The creation and sale of NFTs in art and pop-culture has skyrocketed in recent years, with a number of celebrities jumping into the space and many high-profile NFT sales receiving mainstream attention. That said, NFTs are much more than just a pop-culture phenomenon. This subset of tokenization has many implications for the business world, with the potential to help build customer loyalty, drive engagement, develop communities, augment CRM strategies and more.
In fact, the business benefits of tokenization go way beyond the realm of NFTs. Tokenization helps drive business efficiency and facilitate transactions by automating many historically manual and time-consuming processes and transferring them to the blockchain. This removes the need for middlemen, who can delay processes and drive up costs, and results in time and money saved. In addition, the automation factor reduces the possibility of human error, which also helps lower costs, ensure compliance and preserve a company’s reputation with clients, partners, investors, etc. In this same vein, tokenization helps increase transparency, as all transactions are public and visible on the blockchain, which builds trust and can help strengthen a company’s relationships. Tokenization is also a great tool for ensuring users’ privacy and allows businesses to effectively comply with data privacy laws, such as GDPR and HIPPA.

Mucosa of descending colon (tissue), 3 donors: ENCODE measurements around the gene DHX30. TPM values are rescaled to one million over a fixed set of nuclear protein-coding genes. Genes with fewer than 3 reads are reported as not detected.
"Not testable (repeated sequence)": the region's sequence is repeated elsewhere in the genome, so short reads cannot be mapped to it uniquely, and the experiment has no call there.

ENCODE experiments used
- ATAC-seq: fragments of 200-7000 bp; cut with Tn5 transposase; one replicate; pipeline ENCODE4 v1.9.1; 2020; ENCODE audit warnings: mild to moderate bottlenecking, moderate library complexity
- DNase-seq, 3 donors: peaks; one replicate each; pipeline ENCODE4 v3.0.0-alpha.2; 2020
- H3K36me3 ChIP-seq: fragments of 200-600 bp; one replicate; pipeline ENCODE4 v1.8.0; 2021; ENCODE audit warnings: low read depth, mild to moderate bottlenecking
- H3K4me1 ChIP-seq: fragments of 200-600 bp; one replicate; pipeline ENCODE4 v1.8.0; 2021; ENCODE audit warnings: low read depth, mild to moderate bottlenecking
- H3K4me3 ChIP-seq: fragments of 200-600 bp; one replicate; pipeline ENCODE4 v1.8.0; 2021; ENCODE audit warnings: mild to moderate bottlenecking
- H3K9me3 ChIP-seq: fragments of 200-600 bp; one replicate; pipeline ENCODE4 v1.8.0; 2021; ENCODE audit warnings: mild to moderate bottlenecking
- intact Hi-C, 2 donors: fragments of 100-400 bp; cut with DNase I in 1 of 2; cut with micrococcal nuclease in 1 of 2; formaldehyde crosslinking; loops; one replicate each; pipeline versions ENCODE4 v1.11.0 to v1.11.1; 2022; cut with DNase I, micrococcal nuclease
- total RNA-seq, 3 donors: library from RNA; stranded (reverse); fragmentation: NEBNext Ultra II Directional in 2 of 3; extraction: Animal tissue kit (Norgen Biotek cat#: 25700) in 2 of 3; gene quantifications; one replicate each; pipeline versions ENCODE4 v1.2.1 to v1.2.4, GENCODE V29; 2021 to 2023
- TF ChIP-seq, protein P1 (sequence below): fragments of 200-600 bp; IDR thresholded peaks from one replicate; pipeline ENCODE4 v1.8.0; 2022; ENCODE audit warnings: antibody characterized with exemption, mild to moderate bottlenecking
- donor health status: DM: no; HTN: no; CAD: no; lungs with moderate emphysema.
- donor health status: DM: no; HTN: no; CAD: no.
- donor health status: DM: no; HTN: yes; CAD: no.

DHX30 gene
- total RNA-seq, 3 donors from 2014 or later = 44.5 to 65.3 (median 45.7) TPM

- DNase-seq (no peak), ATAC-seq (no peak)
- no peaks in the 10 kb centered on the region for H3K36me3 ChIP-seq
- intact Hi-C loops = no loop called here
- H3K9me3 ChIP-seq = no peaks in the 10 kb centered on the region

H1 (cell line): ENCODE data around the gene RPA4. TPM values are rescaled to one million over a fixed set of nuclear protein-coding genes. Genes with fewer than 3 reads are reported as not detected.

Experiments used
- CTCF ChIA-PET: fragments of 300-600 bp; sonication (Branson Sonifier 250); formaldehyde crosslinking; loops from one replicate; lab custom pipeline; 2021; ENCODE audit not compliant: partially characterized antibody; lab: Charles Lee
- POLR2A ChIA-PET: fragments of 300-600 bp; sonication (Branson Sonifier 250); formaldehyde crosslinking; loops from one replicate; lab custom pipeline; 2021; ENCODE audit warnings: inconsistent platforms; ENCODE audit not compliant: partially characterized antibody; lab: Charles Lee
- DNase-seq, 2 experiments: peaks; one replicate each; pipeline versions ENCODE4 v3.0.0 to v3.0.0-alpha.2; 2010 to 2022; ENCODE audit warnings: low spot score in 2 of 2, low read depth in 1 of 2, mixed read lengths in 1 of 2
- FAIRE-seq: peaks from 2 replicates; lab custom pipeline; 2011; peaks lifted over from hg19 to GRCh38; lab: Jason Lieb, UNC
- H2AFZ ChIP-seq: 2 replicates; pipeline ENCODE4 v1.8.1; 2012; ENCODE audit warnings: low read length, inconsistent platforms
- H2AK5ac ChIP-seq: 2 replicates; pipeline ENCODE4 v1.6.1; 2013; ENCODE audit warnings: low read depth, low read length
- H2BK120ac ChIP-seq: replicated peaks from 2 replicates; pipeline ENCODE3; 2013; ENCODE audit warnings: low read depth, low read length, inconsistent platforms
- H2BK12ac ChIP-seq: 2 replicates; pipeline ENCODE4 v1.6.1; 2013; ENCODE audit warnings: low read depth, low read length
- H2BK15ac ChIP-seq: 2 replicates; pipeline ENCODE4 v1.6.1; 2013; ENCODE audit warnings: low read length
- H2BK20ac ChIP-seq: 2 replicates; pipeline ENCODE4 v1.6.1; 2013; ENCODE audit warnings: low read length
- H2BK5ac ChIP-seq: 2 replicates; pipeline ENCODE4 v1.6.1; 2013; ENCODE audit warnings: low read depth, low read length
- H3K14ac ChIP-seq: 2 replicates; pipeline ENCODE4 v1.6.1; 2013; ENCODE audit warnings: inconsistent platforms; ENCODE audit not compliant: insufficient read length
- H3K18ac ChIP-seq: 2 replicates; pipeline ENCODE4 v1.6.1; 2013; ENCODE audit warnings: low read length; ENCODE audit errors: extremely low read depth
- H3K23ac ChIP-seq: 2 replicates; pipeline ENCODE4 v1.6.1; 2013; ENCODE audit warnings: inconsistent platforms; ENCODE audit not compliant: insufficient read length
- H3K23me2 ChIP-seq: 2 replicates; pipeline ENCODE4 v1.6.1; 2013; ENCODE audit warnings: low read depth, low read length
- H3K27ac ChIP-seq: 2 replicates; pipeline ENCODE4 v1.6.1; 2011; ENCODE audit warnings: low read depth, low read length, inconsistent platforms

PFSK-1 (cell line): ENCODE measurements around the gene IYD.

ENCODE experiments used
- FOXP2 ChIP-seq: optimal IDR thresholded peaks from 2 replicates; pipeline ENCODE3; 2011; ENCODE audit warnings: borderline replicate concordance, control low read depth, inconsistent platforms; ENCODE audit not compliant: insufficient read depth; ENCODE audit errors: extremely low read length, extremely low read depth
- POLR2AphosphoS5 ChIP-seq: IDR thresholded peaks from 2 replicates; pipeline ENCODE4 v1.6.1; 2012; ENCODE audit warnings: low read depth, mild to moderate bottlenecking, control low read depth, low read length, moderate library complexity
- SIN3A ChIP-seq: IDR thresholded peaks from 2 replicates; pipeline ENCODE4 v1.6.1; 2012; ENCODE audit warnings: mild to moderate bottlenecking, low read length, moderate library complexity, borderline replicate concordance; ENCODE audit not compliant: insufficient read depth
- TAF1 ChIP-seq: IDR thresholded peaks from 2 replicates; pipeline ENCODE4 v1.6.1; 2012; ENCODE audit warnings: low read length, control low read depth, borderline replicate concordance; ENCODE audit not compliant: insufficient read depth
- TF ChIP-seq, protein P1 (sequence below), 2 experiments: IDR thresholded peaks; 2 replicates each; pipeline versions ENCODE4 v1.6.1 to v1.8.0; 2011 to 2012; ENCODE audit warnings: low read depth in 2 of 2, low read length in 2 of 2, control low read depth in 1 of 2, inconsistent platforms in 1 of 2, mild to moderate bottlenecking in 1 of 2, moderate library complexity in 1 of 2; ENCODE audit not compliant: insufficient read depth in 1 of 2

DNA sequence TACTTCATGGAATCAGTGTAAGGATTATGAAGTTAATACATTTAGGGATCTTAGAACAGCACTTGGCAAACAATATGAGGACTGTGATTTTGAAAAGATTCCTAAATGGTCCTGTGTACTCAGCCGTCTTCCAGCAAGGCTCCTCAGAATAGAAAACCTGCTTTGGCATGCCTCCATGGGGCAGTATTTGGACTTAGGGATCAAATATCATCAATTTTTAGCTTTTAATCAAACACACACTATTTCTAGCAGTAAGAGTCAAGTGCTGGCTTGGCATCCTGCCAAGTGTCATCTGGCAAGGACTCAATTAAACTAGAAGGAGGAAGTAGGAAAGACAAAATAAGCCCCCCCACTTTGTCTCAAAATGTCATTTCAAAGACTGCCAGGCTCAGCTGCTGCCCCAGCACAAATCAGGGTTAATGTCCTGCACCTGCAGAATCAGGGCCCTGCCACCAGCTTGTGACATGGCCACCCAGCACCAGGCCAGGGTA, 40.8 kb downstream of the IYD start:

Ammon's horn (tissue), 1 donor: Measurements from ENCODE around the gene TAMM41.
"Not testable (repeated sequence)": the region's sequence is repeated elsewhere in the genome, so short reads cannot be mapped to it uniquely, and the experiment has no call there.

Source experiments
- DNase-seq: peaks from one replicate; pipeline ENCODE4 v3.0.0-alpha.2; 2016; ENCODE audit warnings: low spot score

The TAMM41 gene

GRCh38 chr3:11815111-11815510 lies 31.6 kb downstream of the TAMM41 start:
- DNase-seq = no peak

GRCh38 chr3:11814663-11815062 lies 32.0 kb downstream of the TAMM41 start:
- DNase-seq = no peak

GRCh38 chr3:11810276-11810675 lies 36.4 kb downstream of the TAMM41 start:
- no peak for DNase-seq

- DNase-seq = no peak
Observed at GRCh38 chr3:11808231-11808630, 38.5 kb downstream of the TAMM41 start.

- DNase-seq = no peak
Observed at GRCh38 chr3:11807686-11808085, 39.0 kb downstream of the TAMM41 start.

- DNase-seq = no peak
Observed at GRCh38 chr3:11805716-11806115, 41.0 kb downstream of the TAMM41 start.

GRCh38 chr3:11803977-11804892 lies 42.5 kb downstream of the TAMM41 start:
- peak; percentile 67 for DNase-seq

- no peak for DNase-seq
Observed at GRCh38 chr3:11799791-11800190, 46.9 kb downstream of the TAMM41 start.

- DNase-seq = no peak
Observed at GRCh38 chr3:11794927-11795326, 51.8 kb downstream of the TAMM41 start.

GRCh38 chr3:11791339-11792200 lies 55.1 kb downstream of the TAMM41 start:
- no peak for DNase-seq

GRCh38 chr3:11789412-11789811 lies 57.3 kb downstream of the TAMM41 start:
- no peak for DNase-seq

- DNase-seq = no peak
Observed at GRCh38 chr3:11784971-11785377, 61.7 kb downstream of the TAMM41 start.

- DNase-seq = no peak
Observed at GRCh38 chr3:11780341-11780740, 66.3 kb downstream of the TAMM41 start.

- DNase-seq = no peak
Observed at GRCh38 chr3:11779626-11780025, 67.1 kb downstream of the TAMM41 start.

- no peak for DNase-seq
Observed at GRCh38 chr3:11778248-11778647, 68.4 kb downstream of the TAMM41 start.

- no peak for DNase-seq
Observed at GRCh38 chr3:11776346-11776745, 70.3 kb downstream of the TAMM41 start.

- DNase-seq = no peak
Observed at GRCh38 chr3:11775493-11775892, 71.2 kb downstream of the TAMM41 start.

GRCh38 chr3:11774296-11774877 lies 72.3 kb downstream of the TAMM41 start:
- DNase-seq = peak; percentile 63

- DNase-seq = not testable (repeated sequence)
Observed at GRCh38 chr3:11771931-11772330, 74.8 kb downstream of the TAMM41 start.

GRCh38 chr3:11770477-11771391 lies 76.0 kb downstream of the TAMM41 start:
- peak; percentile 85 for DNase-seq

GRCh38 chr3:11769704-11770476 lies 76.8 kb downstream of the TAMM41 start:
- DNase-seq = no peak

Despite all the advantages that tokenization offers, like all new technologies there are some challenges. One such issue relates to regulation. Governments around the world are approaching regulatory requirements in this new space differently, which creates inconsistency that could be challenging for businesses operating on a global scale. Additionally, the industry currently lacks standards around how tokens can interoperate across multiple, disparate blockchains, which presents another hurdle that can impede upon business adoption. Finally, while tokenization is considered very secure and can help reduce the risk of data breaches, it’s important to note that businesses do have a role to play in ensuring that security. This includes confirming company policies on tokenization are clear, well disseminated and enforced, requiring annual security training on the topic and providing effective vulnerability management for both employee devices and company infrastructure.
Tokenization as it applies to the blockchain, while still a relatively new concept, has already proven its business value in a number of ways. From efficiency to cost savings to transparency, there are many reasons for businesses across industries to utilize tokenization, and as the space continues to mature, we’re likely to see less regulatory friction and an uptick in adoption.
About The EEA
The Enterprise Ethereum Alliance (EEA) enables organizations to adopt and use Ethereum technology in their daily business operations. The EEA
empowers the Ethereum ecosystem to develop new business opportunities, drive industry adoption, and learn and collaborate.
To learn more about joining the EEA, reach out to [email protected] or visit https://entethalliance.org/become-a-member/.
Follow the EEA on Facebook, Twitter, LinkedIn, and YouTube